This week’s innovations include a health sensor made from graphene and a shirt that can detect epileptic seizures.

Each week PSFK.com with its partner Boehringer Ingelheim brings you a snapshot of five innovative ideas that are reshaping the health care industry. This week’s innovations include a health sensor made from graphene and a shirt that can detect epileptic seizures. Be sure to check out Boehringer Ingelheim’s Facebook, Twitter and Pinterest pages to stay on top of all things health.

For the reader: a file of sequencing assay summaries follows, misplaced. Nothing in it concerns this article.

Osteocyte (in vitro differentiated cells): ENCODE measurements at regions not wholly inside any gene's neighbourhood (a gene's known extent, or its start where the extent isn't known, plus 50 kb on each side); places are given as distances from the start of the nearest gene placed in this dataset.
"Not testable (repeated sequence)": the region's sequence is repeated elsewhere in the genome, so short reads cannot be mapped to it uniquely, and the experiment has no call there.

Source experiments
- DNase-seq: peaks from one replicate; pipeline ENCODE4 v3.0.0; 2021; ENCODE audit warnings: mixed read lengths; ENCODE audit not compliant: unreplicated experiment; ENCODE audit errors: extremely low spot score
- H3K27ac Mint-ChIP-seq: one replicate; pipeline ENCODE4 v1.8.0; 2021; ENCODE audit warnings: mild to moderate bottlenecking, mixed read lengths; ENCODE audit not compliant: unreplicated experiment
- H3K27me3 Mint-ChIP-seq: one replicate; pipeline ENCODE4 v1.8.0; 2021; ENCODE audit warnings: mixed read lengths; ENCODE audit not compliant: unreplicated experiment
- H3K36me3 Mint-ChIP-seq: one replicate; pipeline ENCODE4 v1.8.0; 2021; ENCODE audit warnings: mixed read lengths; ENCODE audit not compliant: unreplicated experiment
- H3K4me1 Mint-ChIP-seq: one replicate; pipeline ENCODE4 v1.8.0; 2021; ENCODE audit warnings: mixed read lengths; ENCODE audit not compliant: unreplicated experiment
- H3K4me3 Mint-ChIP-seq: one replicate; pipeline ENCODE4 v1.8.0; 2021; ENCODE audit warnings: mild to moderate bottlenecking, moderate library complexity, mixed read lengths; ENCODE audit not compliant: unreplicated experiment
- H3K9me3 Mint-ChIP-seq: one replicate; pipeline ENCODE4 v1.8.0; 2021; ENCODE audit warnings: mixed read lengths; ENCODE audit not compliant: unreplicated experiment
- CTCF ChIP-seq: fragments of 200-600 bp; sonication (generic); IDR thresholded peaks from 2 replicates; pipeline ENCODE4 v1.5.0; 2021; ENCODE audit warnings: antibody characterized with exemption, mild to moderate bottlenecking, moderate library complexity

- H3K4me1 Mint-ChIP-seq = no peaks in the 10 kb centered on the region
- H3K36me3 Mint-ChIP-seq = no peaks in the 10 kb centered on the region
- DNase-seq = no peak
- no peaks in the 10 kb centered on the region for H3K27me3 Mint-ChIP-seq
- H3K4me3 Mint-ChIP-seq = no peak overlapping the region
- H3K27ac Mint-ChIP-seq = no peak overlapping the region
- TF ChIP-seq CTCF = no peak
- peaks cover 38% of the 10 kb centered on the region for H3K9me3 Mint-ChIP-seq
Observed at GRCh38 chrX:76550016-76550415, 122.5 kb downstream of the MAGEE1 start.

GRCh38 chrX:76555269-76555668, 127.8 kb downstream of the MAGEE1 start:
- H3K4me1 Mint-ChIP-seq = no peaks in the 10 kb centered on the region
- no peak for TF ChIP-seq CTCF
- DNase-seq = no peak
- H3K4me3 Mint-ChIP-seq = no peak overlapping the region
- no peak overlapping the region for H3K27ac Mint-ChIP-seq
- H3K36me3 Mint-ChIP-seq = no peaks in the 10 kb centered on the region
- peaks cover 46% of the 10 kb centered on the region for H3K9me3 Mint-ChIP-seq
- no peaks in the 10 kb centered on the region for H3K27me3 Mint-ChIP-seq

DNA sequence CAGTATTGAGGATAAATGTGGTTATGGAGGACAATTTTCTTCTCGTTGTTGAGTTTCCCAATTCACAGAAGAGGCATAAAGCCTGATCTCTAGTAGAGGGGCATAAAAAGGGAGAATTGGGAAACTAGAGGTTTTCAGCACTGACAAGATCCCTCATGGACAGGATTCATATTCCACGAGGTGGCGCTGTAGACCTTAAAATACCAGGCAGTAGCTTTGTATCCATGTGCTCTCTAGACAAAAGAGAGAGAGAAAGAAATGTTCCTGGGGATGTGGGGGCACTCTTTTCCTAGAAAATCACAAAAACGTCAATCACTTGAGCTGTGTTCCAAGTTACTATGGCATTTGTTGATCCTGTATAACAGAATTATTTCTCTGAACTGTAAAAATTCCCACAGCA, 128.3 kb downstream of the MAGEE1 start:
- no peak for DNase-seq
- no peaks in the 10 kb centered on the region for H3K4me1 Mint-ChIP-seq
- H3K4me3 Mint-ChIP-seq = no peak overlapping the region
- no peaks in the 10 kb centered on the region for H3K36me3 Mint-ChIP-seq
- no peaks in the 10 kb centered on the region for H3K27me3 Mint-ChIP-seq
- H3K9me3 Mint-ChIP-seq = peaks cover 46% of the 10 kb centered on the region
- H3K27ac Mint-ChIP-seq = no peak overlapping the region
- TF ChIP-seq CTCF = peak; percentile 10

Graphene Transforms Rubber Bands Into Full-Fledged Medical Sensors Graphene is a material that exhibits exceptional strength and provides an electromechanical response to movement when deformed, which has been revolutionizing the world of materials science. Researchers from Trinity College Dublin and the University of Surrey in the UK have used this material to transform a cheap but highly elastic material, a rubber band, into a high performance strain sensor, called the G-band. The stretchy material senses motion such as breathing, pulse and joint movement and could be used to create lightweight sensor suits for vulnerable patients such as premature babies, making it possible to remotely monitor their subtle movements and alert a doctor to any worrying behaviours. In the world of activity monitoring, where hard electronic technologies are struggling to adhere and conform to the human form, a flexible sensor like this opens up very interesting product design possibilities.

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